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Programming Enigma Puzzles

20 December 2017

Posted by on **From New Scientist #1016, 2nd September 1976** [link]

Paul Pennyfeather, you will recall from Evelyn Waugh’s novel, was sent down from Oxford and went to teach in Dr Fagan’s horrid school at Llanaba Abbey. There he found that a class of the beastliest boys could be kept quiet till break by offering a prize of half a crown for the longest essay, irrespective of all possible merit. Now read on:

“Sir”, remarked Clutterbuck after break, “I claim the prize”.

“But you”, Paul protested feebly, “have written only one-third as many words as Ponsonby, one-fifth as many as Briggs and one-eighth as many as Tangent”.

“Nonetheless, Sir, Dr Fagan would certainly wish me to have the prize”.

And so it proved. You might also like to know that the oldest of these four boys wrote 2222 more words than the second oldest and used more full stops in his essay than any of them who wrote less words than the youngest.

Where was Clutterbuck in the order of age, and how many words did he write?

[tantalizer465]

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If Clutterbuck’s word count is C, then the other word counts are: P=3C, B=5C, T=8C.

And the oldest wrote 2222 more words than the second oldest so, we have one of the following situations:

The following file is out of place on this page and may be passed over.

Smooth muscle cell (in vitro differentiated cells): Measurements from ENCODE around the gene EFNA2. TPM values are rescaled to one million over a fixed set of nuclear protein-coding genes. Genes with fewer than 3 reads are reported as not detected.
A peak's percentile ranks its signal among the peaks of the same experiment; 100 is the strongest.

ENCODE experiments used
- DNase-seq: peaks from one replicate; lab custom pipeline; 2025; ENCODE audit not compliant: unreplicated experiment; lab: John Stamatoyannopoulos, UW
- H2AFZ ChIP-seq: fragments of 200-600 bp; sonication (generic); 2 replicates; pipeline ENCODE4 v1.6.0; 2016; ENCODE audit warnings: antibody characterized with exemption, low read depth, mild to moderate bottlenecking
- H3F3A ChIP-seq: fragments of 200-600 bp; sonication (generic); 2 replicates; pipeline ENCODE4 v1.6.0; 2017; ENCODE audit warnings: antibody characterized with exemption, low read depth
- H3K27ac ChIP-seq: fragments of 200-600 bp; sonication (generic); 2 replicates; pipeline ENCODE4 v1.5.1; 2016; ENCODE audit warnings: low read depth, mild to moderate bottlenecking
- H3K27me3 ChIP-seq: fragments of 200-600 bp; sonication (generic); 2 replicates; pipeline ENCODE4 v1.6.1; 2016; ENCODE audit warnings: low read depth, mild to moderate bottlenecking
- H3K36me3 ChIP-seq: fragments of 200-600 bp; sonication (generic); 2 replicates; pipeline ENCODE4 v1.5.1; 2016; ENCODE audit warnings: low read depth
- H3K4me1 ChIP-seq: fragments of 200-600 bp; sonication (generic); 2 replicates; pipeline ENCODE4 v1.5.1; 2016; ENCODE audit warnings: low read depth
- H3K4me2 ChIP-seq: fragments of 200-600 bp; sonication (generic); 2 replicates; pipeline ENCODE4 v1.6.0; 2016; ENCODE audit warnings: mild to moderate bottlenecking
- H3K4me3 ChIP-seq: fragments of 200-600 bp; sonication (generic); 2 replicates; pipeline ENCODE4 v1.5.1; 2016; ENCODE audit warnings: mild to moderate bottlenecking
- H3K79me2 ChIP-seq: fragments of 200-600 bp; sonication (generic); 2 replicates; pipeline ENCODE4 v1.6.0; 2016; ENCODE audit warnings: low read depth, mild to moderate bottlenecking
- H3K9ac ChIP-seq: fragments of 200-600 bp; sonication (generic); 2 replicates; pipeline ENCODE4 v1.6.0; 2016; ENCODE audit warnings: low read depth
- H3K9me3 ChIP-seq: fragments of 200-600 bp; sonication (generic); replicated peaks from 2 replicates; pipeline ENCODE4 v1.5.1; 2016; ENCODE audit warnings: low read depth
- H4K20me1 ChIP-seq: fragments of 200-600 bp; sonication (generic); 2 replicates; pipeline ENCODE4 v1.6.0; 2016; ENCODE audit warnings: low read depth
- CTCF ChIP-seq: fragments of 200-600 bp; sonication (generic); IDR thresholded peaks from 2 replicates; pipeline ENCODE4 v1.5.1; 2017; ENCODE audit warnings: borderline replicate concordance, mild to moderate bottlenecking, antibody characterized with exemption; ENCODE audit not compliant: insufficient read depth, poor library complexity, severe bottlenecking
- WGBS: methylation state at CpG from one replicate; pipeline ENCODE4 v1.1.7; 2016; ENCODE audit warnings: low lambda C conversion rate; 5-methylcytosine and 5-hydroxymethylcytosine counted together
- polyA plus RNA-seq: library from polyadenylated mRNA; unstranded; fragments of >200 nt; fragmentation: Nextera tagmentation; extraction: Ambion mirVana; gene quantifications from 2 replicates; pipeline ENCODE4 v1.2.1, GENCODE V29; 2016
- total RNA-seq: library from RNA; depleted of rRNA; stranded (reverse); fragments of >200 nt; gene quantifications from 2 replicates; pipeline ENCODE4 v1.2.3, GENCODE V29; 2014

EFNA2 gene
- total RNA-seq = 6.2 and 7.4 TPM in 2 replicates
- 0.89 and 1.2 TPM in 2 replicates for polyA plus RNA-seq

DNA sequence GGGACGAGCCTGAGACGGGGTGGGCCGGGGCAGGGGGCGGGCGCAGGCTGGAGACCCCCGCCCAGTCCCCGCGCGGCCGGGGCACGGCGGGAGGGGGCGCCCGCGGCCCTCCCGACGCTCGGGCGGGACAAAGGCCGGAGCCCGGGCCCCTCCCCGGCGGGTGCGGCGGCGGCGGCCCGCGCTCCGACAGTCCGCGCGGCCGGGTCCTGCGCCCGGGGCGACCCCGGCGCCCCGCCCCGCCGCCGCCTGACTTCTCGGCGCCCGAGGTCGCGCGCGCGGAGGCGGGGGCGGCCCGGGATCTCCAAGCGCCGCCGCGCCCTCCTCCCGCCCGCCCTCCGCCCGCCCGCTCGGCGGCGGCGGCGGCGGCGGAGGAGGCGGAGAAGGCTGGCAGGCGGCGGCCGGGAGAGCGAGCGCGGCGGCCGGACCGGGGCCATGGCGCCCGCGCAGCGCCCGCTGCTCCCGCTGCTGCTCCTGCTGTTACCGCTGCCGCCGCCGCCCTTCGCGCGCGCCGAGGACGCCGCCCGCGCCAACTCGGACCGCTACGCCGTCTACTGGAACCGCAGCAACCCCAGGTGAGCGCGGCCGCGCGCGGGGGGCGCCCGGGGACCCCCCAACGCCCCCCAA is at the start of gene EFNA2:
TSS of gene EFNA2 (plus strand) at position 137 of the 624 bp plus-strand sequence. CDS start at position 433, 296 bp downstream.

The only viable solutions are:

or:

So the answer to the second part of the puzzle is that Clutterbuck wrote 1111 words.

To answer the first part we need to interpret:

In the absence of any further information about the number of full stops written by any of the other boys, I think the most reasonable interpretation is:

Condition (b) means that the oldest boy

cannothave written fewer words than the youngest boy, otherwise he would have to have used more full stops than himself. A situation which we cannot satisfy.However condition (a) eliminates [2b], and condition (b) eliminates [1a], [1b], [2a], so together they leave no viable solutions.

A more relaxed interpretation of the sentence would be:

Again this means that the oldest boy

cannothave written fewer words than the youngest boy, and so eliminates cases [1a], [1b], [2a].For [2b] there are no other boys who wrote fewer words than they youngest boy, and the convention for

universal quantificationover the empty set is that it isvacuously true, so in this interpretation we have a single answer:If this is the interpretation the setter wanted us to use it would have been better (and more simply) phrased as:

Here is a Python program that uses this interpretation. It runs in 42ms.

Run:[ @repl.it ]Solution:Clutterbuck is the youngest. He wrote 1111 words.This is indeed the published solution and the explanatory text says:

I don’t see how the sentence [*] is equivalent to “the oldest wrote more than two others”.

Congratulations, Jim, on your interpretation of wording that appears to be deliberately obscure.

In any case, grammar requires that one write fewer words, not “less words”. Words are discrete and countable objects, not something that is measured by the kilogram or the litre.

Is the distinction too subtle for New Scientist?